Bayonets are often crude, simple knives designed for cheap mass production. As such they seldom represent the pinnacle of the knife-maker’s craft, but the bayonet designed for the M96 ‘Swedish’ Mauser is a cut above the rest.
The M96 or ‘Swedish’ Mauser was a longer variant of the M94, designed by Mauser for the Swedish military. Early versions were manufactured by Mauser, but the contract specified that only supplied Swedish steel could be used in their construction. Sweden soon manufactured their own rifles at the Carl Gustav factory, and later in smaller numbers at Husqvarna.
The M96 bayonet served the Swedish military through more than 80 years and two service rifles. The Swedes liked it so much (and had so many in storage) that they carried it over from the 19th-century M96 to their first postwar autoloader. The AgM42 ‘Ljungman’ carried the M96 bayonet from the late 1940s until the rifle’s retirement in 1964, and some Swedish rear-echelon support units even carried the bayonet (still attached to the incredibly-obsolete M96) until 1983.
The M96 bayonet has a spear point and a sturdy 8.25″ blade, typically sharpened only on the forward edge. The barrel band is integral to the hilt, and the hollow steel handle has a spring-loaded lug for mounting to a rifle.
The knife has a hand-filling grip and good balance, and the excellent proportions of the blade give it the appearance of a miniature Roman gladius. The angled mounting lug near the pommel also aids in gripping and retention.
The blade has a split tang just over an inch long, which threads around a plug inside the top of the handle. They don’t really disassemble, but somebody managed to take one apart once to see how it was assembled. Despite the apparent weakness of a threaded partial-tang blade, M96 blades are not known to break off from their handles. Bayonet practice puts extreme stress on blades and mounts, and many M96 bayonet scabbards are dented and beaten from years of training abuse but the blades are still firmly attached.
Almost all M96 bayonets were manufactured by Carl Gustav, and all of them used exceptionally high-grade Swedish steel regardless of which factory they came from. I’d be fascinated to know the precise chemical and structural metallurgy (I don’t) but it’s been shown that Swedish iron ores contained serendipitous traces of chromium, vanadium, molybdenum and manganese.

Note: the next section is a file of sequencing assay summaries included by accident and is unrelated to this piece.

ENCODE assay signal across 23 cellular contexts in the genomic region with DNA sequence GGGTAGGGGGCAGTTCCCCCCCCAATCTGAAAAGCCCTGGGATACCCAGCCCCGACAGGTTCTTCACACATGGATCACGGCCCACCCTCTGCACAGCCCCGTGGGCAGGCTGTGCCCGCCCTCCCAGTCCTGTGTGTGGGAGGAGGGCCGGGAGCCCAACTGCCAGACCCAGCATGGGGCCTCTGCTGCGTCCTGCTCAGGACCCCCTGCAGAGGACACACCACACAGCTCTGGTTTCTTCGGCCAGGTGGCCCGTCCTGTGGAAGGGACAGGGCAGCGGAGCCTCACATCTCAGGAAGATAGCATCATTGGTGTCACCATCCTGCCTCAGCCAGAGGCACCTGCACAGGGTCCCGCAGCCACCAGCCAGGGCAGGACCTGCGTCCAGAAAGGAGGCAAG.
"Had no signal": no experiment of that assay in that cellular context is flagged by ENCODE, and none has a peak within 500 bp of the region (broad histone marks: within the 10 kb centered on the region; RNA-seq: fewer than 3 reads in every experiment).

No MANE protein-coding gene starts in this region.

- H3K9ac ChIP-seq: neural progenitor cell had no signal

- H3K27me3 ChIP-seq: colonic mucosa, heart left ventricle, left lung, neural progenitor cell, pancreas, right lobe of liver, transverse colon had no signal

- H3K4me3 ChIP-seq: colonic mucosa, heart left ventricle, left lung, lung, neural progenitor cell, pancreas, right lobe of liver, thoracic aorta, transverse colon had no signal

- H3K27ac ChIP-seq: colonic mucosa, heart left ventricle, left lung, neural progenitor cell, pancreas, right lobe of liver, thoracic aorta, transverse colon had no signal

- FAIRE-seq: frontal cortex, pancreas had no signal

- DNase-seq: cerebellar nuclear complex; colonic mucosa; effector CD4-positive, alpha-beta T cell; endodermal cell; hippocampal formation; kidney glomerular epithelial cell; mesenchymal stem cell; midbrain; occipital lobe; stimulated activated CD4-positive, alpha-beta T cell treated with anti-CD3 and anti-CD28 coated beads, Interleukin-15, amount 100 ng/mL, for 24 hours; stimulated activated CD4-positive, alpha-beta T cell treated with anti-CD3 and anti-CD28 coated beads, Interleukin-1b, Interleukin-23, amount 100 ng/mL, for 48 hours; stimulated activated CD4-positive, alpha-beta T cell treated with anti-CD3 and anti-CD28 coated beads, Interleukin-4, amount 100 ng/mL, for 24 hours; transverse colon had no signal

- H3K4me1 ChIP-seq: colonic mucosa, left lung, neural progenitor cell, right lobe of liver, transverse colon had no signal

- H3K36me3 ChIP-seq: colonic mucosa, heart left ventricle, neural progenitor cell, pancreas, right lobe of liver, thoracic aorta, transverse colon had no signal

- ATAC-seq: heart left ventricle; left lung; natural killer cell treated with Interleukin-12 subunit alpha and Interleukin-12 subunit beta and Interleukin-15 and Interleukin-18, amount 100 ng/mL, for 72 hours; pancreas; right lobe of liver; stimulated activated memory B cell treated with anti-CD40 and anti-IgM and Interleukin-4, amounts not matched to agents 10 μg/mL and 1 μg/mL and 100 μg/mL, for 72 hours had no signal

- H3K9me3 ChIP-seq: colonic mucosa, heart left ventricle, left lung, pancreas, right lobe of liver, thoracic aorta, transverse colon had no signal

Starting in the mid-1800s, Swedish smelters even used electric furnaces which introduced fewer impurities than coal- or gas-fired processes. The result was an exceptionally strong and corrosion-resistant weapons-grade steel.
The natural chromium and vanadium content makes this Swedish steel semi-stainless steel right out of the forge, which is why early-production M96 rifle bolts still gleam brightly ‘in the white’, despite being un-blued through more than a century of exposure to oxygen.
M96 bayonets are still widely available today, with prices starting at $40. Many of them are still in good to very good condition despite being 100 years old or more, because of their corrosion-resistant steel and because they spent their storage years gooped in Cosmoline. Their metal scabbards also survive to this day (although often battered up) but their leather frogs haven’t aged so well.
M96 bayonets will still take a mean edge if you want to sharpen them, and could still serve as useful working or fighting knives, but you’ll probably have to make your own frog if you want to wear it on your belt.
Given their availability, I guess it’s not quite fair to call them ‘obscure’ but I still wouldn’t use one as a working blade. I just appreciate their exceptionally fine design and manufacture, and I relish handling something so old but still so elegant.